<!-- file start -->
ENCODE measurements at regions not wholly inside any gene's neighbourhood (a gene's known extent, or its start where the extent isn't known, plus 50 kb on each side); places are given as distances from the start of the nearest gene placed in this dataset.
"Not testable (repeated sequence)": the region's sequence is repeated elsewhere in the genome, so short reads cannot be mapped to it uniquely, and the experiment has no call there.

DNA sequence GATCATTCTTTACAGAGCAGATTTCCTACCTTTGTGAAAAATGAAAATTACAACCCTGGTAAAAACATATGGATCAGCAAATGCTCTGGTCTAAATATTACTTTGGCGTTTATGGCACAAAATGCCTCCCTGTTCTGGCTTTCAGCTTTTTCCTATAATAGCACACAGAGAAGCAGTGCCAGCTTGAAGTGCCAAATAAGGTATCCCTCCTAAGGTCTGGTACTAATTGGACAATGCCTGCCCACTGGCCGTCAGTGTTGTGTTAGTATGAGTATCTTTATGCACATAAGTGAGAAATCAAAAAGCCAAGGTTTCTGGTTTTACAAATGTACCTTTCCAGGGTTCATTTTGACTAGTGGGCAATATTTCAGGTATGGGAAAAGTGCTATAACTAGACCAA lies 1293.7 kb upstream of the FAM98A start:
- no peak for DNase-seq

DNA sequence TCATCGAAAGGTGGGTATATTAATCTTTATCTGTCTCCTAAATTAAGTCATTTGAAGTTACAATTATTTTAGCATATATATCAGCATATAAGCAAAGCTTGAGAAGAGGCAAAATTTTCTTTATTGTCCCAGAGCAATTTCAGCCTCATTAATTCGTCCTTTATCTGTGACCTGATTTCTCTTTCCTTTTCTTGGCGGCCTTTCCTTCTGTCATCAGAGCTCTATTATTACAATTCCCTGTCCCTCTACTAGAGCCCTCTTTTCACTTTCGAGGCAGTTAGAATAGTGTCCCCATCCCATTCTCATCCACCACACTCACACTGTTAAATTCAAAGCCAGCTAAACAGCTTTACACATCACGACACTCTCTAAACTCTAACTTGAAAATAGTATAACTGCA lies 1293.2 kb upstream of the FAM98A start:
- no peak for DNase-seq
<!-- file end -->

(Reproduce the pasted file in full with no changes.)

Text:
ENCODE measurements at regions not wholly inside any gene's neighbourhood (a gene's known extent, or its start where the extent isn't known, plus 50 kb on each side); places are given as distances from the start of the nearest gene placed in this dataset.
"Not testable (repeated sequence)": the region's sequence is repeated elsewhere in the genome, so short reads cannot be mapped to it uniquely, and the experiment has no call there.

DNA sequence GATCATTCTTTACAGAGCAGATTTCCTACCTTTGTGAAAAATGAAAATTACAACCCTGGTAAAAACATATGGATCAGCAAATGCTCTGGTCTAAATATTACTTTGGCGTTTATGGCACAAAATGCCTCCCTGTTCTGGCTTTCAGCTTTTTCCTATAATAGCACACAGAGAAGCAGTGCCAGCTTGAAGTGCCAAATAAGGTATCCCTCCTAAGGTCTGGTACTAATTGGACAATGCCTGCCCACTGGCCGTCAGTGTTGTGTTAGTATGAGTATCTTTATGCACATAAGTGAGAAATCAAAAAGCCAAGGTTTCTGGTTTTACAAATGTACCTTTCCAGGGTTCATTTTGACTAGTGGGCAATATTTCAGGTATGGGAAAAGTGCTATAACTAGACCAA lies 1293.7 kb upstream of the FAM98A start:
- no peak for DNase-seq

DNA sequence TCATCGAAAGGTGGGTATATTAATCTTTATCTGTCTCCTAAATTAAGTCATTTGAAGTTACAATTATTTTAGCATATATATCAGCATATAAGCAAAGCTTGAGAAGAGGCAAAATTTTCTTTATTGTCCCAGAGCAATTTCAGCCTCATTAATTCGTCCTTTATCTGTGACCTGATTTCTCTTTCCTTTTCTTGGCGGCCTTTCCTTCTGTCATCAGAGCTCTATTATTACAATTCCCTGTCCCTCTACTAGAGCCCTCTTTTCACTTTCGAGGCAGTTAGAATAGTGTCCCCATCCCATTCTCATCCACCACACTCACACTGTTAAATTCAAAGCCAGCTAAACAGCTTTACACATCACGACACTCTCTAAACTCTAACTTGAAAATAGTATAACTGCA lies 1293.2 kb upstream of the FAM98A start:
- no peak for DNase-seq